Paid for by Clean Air Clean Energy WA

Contributions to Clean Air Clean Energy WA are not tax deductible.

All content © 2018 Clean Air Clean Energy WA, All Rights Reserved
4​34‌7 Roo‌s​ev‌el‌t W‌ay N‌E, S‌ea​ttl‌e, W‌A 9​8‌1‌05
20‌6​-5‌35-​661‌7 | in‌fo@yes‌on16‌31.o‌rg | y‌eson1‌631‌.o‌r‌g
Top 5 contributors: The Nature Conservancy, League of Conservation Voters, Michael Bloomberg, William Gates, Sarah Merner

Privacy Policy

Brad Hawkins—Local Transportation Priorities—Nothing on Public Transit, Electrification, Bicycles…..

Recent projects discussed with transportation council


Maybe you received this email as I did, if not,  the door is open for  everyone’s input.  No mention of  improvements in electrification,  public transit, improved bicycle and pedestrian travel.  It is time to get realistic, the top priority at this time is reducing transportation carbon outputs. What good are these  construction  priorities on a DEAD PLANET   ?  Transportation actions at this time need to be directed towards a 45% reduction in carbon outputs in  12 years and zero by  2050.    At the bottom of this email is his address.   Send his mail box some serious  climate change weather….    Copy, paste and send this to everyone on your email contact list and encourage them to  comment and then send it to everyone on theirs.   If your email is rejected, wait until early next week and resend.  brad.hawkins@leg.wa.gov   

November 1, 2018

Dear Friends and Neighbors,

Transportation infrastructure is critical to our area’s economic growth and quality of life. Not only is having an efficient and effective transportation system important for getting our crops to market, it is important for safety. It is also becoming an increasing challenge for our everyday commutes. These are reasons why the issue of transportation continues to be one of my top priorities as a legislator.

On October 11, I attended the Chelan-Douglas Transportation Council’s meeting at the Confluence Technology Center in Wenatchee. This group is comprised of local elected officials and other transportation leaders throughout Chelan and Douglas counties. During the meeting, the council presented its 2019 transportation funding priorities, all of which are key components to enhancing a loop around the greater Wenatchee Valley.

Transportation priorities in Chelan and Douglas counties – four key projects

The council emphasized the importance of proper maintenance and preservation of our existing transportation system and focused on these four new projects of interest:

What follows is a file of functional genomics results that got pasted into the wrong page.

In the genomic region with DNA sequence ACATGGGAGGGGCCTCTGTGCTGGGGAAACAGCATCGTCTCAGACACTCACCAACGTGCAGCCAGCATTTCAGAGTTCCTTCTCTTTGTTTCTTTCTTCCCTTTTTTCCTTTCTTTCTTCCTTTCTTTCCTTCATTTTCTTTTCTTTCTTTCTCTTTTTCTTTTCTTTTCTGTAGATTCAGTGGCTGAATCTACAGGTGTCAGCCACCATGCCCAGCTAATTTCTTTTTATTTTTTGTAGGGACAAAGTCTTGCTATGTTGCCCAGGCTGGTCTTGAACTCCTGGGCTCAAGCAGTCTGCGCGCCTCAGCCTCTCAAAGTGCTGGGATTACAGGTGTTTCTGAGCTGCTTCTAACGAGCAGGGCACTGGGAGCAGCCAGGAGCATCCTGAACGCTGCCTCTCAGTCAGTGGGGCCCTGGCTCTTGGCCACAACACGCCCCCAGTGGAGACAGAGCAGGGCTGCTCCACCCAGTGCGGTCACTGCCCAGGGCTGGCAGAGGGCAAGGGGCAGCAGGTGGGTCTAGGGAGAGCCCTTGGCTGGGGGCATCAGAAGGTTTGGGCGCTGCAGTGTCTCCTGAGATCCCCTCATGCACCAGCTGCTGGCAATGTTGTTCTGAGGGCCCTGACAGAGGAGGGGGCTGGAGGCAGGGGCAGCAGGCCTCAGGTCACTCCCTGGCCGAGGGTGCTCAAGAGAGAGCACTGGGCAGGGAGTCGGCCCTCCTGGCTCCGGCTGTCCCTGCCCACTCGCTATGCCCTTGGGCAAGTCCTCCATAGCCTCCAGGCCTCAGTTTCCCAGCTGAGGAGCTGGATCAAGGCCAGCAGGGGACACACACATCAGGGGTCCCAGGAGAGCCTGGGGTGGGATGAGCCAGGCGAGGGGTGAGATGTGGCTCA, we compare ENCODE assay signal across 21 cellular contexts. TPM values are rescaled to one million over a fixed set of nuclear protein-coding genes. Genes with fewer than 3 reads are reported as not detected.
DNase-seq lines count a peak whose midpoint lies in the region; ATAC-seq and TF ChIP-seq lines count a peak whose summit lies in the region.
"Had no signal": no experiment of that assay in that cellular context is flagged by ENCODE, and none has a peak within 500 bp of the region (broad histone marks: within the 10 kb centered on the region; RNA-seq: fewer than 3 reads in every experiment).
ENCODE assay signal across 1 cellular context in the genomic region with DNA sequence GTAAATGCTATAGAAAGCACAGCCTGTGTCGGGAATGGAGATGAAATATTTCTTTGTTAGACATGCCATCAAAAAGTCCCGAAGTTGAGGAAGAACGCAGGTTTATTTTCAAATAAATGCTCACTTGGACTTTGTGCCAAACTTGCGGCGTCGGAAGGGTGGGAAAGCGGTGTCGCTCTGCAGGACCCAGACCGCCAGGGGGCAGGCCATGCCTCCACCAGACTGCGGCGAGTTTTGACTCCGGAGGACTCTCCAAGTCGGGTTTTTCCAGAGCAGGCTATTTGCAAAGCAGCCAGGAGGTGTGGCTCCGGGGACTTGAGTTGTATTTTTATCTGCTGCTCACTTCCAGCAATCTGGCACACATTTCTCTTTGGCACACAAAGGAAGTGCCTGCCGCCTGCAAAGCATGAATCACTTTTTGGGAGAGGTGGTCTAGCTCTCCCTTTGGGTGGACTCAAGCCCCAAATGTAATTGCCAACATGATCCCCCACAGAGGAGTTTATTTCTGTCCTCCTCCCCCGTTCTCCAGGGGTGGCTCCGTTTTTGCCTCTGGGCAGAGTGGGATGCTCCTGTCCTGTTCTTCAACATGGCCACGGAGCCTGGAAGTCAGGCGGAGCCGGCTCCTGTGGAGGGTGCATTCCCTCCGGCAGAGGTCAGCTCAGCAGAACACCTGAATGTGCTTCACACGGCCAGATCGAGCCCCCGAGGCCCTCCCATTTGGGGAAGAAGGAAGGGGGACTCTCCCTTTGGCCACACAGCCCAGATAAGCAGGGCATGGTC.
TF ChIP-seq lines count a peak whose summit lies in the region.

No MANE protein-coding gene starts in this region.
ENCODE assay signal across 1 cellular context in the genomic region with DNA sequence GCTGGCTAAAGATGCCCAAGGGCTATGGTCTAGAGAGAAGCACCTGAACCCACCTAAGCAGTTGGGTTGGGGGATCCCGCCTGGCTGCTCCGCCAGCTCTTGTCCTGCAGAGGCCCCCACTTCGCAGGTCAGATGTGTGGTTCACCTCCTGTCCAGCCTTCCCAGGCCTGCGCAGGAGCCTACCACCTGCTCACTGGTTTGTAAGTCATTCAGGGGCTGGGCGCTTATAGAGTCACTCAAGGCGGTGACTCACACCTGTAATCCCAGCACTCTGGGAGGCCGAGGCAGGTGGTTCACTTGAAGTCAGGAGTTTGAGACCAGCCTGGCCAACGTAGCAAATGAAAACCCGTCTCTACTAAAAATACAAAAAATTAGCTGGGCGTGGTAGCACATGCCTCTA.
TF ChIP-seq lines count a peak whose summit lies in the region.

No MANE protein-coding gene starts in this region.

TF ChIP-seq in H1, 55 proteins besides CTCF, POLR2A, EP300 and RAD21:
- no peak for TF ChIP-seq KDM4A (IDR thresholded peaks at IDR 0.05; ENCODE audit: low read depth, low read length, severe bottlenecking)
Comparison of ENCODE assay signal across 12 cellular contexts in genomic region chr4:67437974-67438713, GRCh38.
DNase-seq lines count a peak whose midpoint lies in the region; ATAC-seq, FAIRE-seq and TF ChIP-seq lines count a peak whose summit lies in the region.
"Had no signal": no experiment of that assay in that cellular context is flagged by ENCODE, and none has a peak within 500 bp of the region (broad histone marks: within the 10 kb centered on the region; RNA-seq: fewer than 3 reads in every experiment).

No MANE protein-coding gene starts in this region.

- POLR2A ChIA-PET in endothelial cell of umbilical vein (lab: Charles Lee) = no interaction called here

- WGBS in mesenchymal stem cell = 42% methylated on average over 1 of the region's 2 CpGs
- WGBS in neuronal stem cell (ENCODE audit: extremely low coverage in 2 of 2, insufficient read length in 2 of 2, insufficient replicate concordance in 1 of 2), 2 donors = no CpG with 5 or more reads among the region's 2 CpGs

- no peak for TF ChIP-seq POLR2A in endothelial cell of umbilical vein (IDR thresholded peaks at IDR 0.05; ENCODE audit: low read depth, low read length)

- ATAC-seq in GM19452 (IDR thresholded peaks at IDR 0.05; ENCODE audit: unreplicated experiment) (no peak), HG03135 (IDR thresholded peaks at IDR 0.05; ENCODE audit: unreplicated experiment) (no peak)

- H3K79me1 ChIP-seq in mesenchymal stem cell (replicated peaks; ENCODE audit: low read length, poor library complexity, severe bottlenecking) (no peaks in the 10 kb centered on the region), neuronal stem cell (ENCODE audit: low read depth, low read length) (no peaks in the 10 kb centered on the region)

• McKittrick Street BNSF Railroad Underpass ($25 million). This project would create a much-needed underpass at the railroad crossing near McKittrick Street in North Wenatchee. The proposed underpass is ranked No. 2 statewide among priority railroad grade separation projects. The right of way already has been acquired with local funds, allowing design and construction to begin once funding is secured. To view an image of this project, click here.
  • U.S. 2/97 Wenatchi Landing Interchange ($21 million). This project would be located in Douglas County near the Olds Station Bridge. It would include construction of a half-diamond interchange with arterial street connections that would function as the east half of the interchange. The project would create highway access to the 300-plus-acre site within the East Wenatchee Urban Growth Area to facilitate development. To view a map of this project, click here.
  • South Wenatchee Apple Capital Loop Trail Connection ($4 million). The project would construct a BNSF Railroad overpass to establish a pedestrian/bicycle connection to the Apple Capital Loop Trail for South Wenatchee neighborhoods. This bridge helps provide a much-needed connection between these neighborhoods and our cherished loop trail infrastructure, providing safe access by avoiding the railroad crossings. To view a map of this project, click here.
  • Confluence Parkway ($113 million). This project would help mitigate the growing traffic challenges in North Wenatchee near the Wenatchee River. A new roadway and new bridge would be constructed and connect to the U.S. 2/97 Interchange. The project also would realign the Apple Capital Loop Trail and build railroad grade separation at the SR 285 connection. You can view a map of this project below, or by clicking here.


I was pleased to join the Chelan-Douglas Transportation Council for its monthly meeting to learn about these priorities, and I invited the Senate Transportation Committee’s budget coordinator to attend the meeting with me to share detailed information about the budget process. You can view that presentation by clicking here. For additional information about the state transportation budget, click here.

Methow bridges need repair and replacement